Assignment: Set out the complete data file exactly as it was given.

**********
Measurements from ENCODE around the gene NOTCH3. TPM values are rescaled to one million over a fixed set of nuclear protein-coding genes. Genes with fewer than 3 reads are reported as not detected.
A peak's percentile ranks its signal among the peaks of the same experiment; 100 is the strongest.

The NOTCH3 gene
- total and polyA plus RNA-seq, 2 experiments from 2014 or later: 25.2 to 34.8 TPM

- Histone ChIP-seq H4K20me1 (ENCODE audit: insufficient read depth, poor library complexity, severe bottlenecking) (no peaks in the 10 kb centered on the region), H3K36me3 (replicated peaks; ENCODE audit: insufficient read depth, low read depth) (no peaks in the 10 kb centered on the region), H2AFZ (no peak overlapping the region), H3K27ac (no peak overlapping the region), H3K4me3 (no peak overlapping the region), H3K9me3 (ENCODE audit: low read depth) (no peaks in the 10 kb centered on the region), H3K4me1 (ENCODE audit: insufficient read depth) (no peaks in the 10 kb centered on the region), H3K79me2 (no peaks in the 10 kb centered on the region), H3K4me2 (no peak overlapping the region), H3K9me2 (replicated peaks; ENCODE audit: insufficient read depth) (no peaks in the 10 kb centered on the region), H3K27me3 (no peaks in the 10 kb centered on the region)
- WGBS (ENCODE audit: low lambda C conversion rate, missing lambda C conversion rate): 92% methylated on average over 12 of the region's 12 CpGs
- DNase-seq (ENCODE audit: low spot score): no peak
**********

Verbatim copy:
Measurements from ENCODE around the gene NOTCH3. TPM values are rescaled to one million over a fixed set of nuclear protein-coding genes. Genes with fewer than 3 reads are reported as not detected.
A peak's percentile ranks its signal among the peaks of the same experiment; 100 is the strongest.

The NOTCH3 gene
- total and polyA plus RNA-seq, 2 experiments from 2014 or later: 25.2 to 34.8 TPM

- Histone ChIP-seq H4K20me1 (ENCODE audit: insufficient read depth, poor library complexity, severe bottlenecking) (no peaks in the 10 kb centered on the region), H3K36me3 (replicated peaks; ENCODE audit: insufficient read depth, low read depth) (no peaks in the 10 kb centered on the region), H2AFZ (no peak overlapping the region), H3K27ac (no peak overlapping the region), H3K4me3 (no peak overlapping the region), H3K9me3 (ENCODE audit: low read depth) (no peaks in the 10 kb centered on the region), H3K4me1 (ENCODE audit: insufficient read depth) (no peaks in the 10 kb centered on the region), H3K79me2 (no peaks in the 10 kb centered on the region), H3K4me2 (no peak overlapping the region), H3K9me2 (replicated peaks; ENCODE audit: insufficient read depth) (no peaks in the 10 kb centered on the region), H3K27me3 (no peaks in the 10 kb centered on the region)
- WGBS (ENCODE audit: low lambda C conversion rate, missing lambda C conversion rate): 92% methylated on average over 12 of the region's 12 CpGs
- DNase-seq (ENCODE audit: low spot score): no peak